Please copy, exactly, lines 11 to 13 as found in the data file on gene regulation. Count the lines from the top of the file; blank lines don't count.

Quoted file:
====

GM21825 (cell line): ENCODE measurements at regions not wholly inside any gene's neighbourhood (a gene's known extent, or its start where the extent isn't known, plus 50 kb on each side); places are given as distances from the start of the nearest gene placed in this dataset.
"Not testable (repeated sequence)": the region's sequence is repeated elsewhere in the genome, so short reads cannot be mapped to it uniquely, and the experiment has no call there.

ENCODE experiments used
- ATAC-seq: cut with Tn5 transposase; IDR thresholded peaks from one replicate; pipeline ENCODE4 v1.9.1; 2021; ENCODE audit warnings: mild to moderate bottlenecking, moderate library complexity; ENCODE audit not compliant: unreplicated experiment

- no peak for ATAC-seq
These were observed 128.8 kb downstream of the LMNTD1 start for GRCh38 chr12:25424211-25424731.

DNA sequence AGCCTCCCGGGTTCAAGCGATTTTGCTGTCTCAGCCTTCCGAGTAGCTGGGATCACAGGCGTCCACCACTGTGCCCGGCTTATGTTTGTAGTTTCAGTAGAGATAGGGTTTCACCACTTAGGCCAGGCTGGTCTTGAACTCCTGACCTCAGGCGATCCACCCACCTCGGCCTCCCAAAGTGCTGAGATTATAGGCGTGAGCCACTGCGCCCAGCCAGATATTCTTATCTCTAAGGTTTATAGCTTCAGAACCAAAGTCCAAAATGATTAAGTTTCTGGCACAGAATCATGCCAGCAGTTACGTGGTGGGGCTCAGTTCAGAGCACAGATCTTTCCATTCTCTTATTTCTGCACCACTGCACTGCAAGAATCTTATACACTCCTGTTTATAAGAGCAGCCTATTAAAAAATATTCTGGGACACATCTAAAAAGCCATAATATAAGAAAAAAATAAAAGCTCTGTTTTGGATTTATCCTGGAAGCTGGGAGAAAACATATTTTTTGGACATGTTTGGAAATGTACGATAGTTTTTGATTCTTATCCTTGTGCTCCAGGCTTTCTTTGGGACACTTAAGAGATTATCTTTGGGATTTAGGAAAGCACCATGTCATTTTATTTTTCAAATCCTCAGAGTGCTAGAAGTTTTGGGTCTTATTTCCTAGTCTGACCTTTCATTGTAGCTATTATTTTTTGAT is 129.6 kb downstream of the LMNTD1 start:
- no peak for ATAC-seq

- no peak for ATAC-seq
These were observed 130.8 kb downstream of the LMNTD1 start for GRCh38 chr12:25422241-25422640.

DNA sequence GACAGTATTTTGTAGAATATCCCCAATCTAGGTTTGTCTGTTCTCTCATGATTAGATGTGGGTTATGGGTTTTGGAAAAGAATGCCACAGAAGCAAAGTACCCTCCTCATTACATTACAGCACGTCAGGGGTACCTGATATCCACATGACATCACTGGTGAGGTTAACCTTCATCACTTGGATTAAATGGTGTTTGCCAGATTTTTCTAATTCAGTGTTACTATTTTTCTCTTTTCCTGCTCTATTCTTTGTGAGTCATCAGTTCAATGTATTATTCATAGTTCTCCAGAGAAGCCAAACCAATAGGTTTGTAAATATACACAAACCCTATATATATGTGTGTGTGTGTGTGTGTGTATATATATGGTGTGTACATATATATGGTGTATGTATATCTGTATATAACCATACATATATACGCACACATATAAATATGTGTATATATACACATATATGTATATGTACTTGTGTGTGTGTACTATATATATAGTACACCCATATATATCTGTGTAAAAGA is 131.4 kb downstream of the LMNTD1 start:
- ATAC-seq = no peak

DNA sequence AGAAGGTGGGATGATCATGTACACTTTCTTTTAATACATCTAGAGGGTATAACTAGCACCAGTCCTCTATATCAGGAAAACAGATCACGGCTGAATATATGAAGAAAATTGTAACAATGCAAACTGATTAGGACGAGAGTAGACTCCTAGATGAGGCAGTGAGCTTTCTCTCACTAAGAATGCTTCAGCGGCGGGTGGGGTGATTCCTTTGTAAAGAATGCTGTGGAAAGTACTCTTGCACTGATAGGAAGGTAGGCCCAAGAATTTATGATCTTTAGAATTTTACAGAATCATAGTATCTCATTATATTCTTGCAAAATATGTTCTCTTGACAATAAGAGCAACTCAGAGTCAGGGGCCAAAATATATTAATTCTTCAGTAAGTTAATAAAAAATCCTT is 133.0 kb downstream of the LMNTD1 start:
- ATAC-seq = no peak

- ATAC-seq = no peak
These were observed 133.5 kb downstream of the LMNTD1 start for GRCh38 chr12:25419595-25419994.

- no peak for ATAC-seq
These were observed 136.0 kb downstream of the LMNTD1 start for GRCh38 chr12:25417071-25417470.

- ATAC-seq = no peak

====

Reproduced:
DNA sequence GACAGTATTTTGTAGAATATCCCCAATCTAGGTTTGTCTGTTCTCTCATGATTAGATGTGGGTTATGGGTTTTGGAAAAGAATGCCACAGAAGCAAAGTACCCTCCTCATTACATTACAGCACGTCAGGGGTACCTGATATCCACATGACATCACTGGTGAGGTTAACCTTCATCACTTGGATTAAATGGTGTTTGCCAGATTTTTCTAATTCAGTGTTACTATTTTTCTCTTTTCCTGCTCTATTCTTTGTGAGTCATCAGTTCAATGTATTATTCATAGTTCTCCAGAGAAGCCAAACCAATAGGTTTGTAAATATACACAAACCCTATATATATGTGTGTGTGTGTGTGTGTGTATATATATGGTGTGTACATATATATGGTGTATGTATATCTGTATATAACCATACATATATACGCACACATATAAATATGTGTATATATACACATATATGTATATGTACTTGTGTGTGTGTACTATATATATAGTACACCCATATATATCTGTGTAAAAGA is 131.4 kb downstream of the LMNTD1 start:
- ATAC-seq = no peak

DNA sequence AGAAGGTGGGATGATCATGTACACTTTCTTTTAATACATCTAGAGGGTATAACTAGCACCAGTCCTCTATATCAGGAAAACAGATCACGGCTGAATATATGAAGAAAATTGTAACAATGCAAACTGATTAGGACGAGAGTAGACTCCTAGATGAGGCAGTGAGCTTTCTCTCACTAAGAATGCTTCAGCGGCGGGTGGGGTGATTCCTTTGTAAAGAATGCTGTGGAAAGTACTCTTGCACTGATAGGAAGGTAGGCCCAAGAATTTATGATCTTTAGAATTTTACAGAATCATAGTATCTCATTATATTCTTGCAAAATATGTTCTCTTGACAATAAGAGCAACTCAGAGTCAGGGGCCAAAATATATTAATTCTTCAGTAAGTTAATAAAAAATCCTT is 133.0 kb downstream of the LMNTD1 start: